It’s time to make sure that your house is ready for cold weather. These steps, most of which you can take yourself, will help lower your utility bills and protect your investment. As the winds howl, the snow flies and the temperatures fall, they will also aid in peace of mind and physical comfort.
Tune Up Your Heating System
The time to learn that your furnace needs repair is not during the first cold snap. Plan ahead and schedule an annual wellness visit for your heating system. It will cost about $80 to $100, and includes inspecting your furnace or heat pump to be sure the system is clean and in good repair, and that it can achieve its manufacturer-rated efficiency. The inspection also measures carbon-monoxide leakage.
If you need guidance, use the website of the Air Conditioning Contractors of America, a non-profit industry resource, to find a heating and air-conditioning contractor that belongs to and employs technicians certified by the North American Technician Excellence (NATE) program.
Reverse Your Ceiling Fans
If your ceiling fan has a reverse switch, use it to run the fan’s blades in a clockwise direction after you turn on your heat. Energy Star says the fan will produce an updraft and push down into the room heated air from the ceiling (remember, hot air rises.)
This is especially helpful in rooms with high ceilings — and it might even allow you to turn down your thermostat by a degree or two for greater energy savings.
Prevent Ice Dams
Ice dams are the bane of the cold-weather roof, and if you have had them, you know it. If your home had lots of icicles last winter, pay attention. Icicles are, basically, ice dams in the making.
Ica dams can cause meltwater to back up and flow into your house, so take steps to prevent potential damage this year.
A home-energy auditor or weatherization contractor can identify and fix air leaks and inadequate insulation in your home’s attic that can lead to ice dams.
Inspect the Roof
Scan it closely with binoculars and look for damaged, loose or missing shingles that may leak during winter’s storms or from melting snow.
Check and repair breaks in the flashing seals around vent stacks and chimneys.
If your roof is flat and surfaced with asphalt and pebbles, as many are in the Southwest, rake or blow off fall leaves and pine needles, which hold moisture. Don’t sweep aside the pebbles; that will expose the asphalt to damaging sunlight.
Caulk Around Windows and Doors
Experts say that if the gaps between siding and window or door frames are bigger than the width of a nickel, you need to reapply exterior caulk. Check the joints in window and door frames, too. Silicone caulk is best for exterior use because it won’t shrink and it’s impervious to the elements.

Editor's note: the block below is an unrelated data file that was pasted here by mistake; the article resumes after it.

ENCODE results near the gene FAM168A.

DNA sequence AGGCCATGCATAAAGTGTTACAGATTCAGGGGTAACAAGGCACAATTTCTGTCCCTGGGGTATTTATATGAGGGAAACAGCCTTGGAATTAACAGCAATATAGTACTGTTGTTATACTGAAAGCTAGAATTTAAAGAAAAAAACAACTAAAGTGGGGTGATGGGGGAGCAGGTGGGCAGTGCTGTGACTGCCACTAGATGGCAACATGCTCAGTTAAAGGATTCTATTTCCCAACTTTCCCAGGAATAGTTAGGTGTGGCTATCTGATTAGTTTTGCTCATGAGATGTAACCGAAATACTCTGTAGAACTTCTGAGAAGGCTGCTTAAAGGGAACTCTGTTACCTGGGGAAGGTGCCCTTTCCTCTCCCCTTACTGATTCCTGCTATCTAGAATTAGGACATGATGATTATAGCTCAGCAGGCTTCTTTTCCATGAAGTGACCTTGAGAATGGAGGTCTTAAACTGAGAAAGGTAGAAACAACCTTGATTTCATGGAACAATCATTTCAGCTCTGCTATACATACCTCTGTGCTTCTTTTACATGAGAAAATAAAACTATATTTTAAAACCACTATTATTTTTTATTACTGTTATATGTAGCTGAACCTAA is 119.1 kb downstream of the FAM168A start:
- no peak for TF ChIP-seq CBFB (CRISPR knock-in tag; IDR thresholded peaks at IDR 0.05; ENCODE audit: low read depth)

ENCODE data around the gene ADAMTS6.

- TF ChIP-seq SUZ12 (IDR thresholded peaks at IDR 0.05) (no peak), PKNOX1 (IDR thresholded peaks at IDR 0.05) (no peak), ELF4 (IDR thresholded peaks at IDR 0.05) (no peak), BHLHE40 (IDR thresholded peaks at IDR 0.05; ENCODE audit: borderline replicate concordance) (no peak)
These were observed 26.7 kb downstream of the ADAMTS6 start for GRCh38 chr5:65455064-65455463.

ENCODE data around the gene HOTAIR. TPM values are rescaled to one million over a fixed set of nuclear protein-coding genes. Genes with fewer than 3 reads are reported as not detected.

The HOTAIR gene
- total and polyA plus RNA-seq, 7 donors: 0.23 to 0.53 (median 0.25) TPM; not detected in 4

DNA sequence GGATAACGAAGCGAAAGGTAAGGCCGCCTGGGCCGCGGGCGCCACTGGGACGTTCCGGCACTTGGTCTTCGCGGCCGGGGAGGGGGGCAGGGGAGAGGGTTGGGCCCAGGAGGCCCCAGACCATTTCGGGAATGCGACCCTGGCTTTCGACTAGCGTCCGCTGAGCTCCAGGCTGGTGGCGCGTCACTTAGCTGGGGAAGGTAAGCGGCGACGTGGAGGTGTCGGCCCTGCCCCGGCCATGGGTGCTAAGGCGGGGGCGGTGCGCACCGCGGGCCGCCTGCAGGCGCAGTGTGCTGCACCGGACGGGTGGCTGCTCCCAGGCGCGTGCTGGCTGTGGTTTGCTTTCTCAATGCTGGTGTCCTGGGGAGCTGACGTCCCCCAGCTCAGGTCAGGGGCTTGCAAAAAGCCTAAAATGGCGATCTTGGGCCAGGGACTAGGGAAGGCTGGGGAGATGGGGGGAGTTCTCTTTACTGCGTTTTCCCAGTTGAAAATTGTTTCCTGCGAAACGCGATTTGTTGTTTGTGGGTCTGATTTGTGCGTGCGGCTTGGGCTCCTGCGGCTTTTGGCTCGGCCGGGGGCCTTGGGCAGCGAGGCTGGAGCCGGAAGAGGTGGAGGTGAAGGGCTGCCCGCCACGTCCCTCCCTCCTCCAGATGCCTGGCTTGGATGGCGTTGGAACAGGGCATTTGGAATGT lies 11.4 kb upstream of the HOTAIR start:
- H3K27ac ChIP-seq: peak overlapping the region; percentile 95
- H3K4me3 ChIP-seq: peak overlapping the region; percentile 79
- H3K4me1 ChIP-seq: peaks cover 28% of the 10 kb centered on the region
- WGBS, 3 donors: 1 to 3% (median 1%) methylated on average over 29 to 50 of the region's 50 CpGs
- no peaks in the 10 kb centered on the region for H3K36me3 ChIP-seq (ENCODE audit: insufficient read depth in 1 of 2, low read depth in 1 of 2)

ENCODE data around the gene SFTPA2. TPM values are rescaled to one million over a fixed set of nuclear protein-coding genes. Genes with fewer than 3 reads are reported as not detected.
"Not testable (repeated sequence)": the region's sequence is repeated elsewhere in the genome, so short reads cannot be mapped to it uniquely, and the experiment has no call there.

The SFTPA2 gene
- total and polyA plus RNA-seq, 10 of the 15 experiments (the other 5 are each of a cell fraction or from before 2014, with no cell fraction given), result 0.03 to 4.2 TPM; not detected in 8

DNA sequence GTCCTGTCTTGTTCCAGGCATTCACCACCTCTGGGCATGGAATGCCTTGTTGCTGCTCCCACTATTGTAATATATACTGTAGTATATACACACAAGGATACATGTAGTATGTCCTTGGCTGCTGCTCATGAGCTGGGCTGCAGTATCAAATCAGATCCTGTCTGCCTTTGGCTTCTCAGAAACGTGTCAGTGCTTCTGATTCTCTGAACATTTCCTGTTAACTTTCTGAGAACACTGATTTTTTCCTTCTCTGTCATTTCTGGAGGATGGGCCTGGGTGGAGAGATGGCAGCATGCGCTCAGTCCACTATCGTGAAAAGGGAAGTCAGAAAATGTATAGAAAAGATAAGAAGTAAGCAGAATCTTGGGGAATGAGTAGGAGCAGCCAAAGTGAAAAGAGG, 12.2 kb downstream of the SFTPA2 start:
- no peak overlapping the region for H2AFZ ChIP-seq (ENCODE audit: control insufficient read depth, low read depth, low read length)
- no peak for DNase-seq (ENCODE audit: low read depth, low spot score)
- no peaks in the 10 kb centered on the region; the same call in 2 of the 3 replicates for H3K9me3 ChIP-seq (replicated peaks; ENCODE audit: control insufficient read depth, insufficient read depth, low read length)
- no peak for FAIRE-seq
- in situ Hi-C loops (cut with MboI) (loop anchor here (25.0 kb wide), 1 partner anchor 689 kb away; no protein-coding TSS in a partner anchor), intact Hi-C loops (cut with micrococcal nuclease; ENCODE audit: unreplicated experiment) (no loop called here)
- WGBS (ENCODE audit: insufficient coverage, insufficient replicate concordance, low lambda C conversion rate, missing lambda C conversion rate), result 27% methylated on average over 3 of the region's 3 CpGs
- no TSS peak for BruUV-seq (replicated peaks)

Check window-glazing putty, which seals glass into the window frame. Add weatherstripping as needed around doors, making sure you cannot see any daylight from inside your home.
Clean the Gutters
If your gutters are full of leaves and other detrius, water can back up against the house and damage roofing, siding and wood trim. It can also cause leaks and ice dams.
While cleaning gutters, look for missing or damaged gutters and fascia boards and repair them.
Any home-repair expert will tell you that the secret to home maintenance is moisture management: keep water outside and away from the roof and the foundation. Add extensions to downspouts so that water runs at least three to four feet away from the foundation.
Turn Off Exterior Faucets
Undrained water in pipes can freeze, which will cause pipes to burst as the ice expands. Start by disconnecting all garden hoses and draining the water that remains in faucets.
If you don’t have frost-proof faucets, as homes more than ten to 15 years old typically do not, turn off the shut-off valve inside your home.
Test Your Sump Pump
Slowly pour several gallons of water into the sump pit to see whether the pump turns on. You should do this every few months, but especially after a long dry season or before a rainy one.
For more complete instructions for testing and maintenance, check your owner’s manual. Most sump pumps last about ten years, according to Chubb Personal Insurance.
Call a Chimney Sweep
Before you burn the Yule log, make sure your fireplace, or any heating appliance burning gas, oil, wood or coal, as well as the chimney and vents are clean and in good repair. That will prevent chimney fires and prevent carbon monoxide from creeping into your home.
Search for a sweep certified by the Chimney Safety Institute of America. You can expect to pay $50 to $90 for an inspection to see if you need a cleaning, and $100 to $300 for the cleaning.
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